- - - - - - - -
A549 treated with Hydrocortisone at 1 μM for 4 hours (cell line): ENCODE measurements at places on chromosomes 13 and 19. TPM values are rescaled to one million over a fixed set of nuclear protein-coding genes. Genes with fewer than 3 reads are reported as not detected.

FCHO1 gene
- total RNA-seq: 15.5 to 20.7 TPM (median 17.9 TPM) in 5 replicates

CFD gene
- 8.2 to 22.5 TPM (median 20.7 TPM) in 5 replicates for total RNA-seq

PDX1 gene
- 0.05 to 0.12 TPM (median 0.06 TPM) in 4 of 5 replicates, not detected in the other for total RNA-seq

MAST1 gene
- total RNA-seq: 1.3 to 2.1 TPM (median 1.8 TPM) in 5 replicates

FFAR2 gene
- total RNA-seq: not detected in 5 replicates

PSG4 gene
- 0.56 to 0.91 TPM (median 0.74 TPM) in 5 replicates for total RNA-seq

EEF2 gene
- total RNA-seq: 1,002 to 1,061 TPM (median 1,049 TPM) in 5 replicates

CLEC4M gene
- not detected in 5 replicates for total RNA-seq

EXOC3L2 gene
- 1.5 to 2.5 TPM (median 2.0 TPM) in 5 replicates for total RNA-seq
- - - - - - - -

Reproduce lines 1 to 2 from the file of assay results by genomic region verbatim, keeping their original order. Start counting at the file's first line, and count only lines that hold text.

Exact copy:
A549 treated with Hydrocortisone at 1 μM for 4 hours (cell line): ENCODE measurements at places on chromosomes 13 and 19. TPM values are rescaled to one million over a fixed set of nuclear protein-coding genes. Genes with fewer than 3 reads are reported as not detected.

FCHO1 gene